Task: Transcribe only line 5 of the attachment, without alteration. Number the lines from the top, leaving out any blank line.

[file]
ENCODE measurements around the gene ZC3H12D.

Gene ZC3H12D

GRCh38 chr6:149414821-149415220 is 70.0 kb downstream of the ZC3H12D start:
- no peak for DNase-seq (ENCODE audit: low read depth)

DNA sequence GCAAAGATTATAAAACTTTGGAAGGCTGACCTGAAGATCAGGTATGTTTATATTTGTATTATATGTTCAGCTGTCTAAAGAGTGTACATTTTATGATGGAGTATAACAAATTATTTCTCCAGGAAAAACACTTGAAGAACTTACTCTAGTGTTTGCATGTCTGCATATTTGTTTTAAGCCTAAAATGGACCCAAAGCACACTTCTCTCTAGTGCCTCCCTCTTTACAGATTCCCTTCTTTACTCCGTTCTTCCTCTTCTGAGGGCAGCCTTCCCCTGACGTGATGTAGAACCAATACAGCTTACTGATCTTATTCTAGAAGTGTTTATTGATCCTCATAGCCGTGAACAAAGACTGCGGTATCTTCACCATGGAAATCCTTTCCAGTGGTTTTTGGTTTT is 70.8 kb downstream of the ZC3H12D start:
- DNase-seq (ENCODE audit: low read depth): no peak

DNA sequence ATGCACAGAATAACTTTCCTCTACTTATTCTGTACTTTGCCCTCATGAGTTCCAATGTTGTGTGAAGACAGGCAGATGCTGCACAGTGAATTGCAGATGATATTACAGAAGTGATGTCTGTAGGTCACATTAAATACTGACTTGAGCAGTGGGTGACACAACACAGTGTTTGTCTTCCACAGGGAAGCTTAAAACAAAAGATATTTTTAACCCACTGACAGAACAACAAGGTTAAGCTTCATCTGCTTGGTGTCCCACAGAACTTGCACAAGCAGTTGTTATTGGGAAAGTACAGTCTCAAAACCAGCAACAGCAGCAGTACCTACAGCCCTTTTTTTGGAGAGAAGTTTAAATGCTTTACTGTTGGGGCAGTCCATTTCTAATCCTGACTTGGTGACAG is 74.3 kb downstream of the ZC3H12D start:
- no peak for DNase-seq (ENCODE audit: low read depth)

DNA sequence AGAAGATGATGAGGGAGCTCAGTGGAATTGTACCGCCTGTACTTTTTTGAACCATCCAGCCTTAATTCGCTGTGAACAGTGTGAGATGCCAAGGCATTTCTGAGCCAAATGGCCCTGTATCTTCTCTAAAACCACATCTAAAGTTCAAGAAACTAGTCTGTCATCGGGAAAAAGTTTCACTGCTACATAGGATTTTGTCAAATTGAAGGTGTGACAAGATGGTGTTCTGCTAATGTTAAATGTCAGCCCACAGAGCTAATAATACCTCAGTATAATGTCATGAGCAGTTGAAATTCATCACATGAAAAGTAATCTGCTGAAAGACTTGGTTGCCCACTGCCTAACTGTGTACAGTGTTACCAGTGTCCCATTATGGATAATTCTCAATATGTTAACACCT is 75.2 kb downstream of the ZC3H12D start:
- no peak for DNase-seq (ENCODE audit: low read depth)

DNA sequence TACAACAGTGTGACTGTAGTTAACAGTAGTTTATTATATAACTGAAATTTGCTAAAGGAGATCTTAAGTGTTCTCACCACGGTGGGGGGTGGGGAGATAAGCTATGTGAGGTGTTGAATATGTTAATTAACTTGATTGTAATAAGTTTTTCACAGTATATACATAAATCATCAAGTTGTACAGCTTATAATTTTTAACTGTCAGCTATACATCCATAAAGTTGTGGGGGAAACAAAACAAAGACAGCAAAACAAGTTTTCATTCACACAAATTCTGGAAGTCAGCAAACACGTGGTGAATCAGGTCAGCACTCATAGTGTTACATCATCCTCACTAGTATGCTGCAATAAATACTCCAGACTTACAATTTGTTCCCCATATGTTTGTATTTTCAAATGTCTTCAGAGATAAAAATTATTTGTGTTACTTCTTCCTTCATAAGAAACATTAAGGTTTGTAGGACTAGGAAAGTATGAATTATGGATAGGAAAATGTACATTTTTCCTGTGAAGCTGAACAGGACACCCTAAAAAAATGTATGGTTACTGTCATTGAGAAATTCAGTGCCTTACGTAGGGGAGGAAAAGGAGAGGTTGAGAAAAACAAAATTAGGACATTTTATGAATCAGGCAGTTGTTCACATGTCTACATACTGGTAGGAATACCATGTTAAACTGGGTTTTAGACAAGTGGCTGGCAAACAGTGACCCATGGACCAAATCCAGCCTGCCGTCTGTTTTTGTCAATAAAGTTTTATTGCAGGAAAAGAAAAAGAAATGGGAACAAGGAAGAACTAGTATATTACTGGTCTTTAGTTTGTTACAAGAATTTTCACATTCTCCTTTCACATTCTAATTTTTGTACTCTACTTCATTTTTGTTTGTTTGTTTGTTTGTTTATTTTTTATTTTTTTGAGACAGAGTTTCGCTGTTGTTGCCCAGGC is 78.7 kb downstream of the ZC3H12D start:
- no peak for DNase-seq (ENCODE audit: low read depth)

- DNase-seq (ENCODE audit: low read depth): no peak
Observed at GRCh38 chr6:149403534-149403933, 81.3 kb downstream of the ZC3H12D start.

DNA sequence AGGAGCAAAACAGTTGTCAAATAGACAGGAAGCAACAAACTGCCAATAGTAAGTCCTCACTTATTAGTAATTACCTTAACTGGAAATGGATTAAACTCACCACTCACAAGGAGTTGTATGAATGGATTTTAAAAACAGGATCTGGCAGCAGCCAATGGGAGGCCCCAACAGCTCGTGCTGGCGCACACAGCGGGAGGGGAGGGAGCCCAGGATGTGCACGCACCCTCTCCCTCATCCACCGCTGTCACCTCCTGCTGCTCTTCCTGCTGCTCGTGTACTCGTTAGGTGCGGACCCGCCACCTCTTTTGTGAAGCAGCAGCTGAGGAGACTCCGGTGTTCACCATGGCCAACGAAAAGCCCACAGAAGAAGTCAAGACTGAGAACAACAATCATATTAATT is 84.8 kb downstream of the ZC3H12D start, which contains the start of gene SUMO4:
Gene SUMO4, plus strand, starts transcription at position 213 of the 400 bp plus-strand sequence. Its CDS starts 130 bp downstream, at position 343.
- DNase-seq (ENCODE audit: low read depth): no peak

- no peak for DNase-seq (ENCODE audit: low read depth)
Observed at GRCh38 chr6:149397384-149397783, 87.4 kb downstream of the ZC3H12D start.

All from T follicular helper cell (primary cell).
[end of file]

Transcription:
DNA sequence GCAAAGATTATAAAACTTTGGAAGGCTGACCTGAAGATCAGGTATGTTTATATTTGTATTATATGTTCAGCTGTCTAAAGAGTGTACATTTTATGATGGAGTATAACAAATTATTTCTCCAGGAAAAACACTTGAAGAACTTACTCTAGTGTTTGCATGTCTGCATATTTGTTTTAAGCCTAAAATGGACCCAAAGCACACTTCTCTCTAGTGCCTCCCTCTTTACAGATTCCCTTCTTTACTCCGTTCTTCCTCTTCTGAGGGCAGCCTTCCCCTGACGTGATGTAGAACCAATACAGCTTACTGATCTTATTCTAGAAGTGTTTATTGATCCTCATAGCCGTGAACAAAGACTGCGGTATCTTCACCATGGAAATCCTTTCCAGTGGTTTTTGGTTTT is 70.8 kb downstream of the ZC3H12D start: